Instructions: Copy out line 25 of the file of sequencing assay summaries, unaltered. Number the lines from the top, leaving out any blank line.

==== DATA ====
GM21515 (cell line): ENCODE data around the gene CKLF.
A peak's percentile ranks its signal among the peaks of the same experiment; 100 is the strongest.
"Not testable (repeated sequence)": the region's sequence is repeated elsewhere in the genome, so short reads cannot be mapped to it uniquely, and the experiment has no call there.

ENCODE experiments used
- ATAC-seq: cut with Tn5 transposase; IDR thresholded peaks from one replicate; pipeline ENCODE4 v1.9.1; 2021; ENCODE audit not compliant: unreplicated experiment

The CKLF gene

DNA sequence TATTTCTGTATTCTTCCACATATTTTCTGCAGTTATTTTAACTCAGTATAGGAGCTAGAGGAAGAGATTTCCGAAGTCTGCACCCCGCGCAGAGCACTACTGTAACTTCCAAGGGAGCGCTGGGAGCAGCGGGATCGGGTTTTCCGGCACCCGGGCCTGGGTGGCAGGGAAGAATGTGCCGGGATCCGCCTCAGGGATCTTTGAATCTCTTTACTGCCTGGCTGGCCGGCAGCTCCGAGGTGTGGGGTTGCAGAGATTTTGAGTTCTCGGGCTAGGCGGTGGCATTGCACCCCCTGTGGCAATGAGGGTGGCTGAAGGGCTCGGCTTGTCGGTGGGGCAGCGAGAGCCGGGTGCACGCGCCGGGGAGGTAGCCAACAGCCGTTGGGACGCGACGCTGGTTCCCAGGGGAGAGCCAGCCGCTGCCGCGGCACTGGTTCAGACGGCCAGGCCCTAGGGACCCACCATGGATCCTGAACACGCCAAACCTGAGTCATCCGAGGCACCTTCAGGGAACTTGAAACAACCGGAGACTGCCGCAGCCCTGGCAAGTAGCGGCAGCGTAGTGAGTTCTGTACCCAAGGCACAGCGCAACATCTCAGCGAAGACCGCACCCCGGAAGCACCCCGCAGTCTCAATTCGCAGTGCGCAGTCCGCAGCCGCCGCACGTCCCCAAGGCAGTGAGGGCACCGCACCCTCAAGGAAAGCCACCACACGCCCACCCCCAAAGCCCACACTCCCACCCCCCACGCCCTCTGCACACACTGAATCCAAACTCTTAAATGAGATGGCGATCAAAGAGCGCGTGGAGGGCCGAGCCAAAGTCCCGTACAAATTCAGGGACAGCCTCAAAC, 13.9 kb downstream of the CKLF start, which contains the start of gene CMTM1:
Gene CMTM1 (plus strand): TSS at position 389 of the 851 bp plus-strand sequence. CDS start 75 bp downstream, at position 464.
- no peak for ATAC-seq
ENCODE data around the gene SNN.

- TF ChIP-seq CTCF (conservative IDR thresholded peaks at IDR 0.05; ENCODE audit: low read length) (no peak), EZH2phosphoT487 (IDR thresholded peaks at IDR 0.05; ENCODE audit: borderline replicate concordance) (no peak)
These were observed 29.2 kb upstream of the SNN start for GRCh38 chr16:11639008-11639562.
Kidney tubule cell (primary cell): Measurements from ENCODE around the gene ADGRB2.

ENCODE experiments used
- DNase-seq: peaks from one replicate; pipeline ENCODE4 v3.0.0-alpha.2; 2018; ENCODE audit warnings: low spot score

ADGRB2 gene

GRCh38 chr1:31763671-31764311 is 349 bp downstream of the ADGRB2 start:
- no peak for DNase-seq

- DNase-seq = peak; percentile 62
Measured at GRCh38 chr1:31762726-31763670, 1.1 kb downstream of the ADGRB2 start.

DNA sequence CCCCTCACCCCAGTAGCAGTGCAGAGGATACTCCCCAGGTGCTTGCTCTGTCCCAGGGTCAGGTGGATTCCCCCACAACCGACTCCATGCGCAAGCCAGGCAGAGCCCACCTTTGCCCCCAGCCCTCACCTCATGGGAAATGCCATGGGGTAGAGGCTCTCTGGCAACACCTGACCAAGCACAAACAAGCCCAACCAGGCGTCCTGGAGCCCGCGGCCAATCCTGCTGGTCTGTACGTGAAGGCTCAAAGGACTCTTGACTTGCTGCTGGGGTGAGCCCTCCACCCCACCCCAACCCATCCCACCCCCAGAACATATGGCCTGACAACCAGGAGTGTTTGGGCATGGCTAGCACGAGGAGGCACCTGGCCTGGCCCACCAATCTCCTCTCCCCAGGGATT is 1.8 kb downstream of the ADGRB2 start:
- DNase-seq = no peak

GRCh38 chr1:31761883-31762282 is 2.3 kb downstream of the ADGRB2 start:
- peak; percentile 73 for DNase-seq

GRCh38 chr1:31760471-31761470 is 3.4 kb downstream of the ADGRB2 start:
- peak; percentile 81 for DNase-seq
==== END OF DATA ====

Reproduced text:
GRCh38 chr1:31760471-31761470 is 3.4 kb downstream of the ADGRB2 start: